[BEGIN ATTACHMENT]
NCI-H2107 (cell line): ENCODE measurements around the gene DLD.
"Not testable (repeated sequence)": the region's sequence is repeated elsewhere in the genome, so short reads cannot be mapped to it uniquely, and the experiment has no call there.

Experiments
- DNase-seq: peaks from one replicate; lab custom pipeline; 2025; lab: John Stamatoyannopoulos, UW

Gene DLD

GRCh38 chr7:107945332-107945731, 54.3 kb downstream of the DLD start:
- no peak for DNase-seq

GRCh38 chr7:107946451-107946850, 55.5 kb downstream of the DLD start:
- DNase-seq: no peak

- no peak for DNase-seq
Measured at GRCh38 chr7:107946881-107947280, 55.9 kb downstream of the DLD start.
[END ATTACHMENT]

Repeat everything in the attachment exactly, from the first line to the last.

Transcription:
NCI-H2107 (cell line): ENCODE measurements around the gene DLD.
"Not testable (repeated sequence)": the region's sequence is repeated elsewhere in the genome, so short reads cannot be mapped to it uniquely, and the experiment has no call there.

Experiments
- DNase-seq: peaks from one replicate; lab custom pipeline; 2025; lab: John Stamatoyannopoulos, UW

Gene DLD

GRCh38 chr7:107945332-107945731, 54.3 kb downstream of the DLD start:
- no peak for DNase-seq

GRCh38 chr7:107946451-107946850, 55.5 kb downstream of the DLD start:
- DNase-seq: no peak

- no peak for DNase-seq
Measured at GRCh38 chr7:107946881-107947280, 55.9 kb downstream of the DLD start.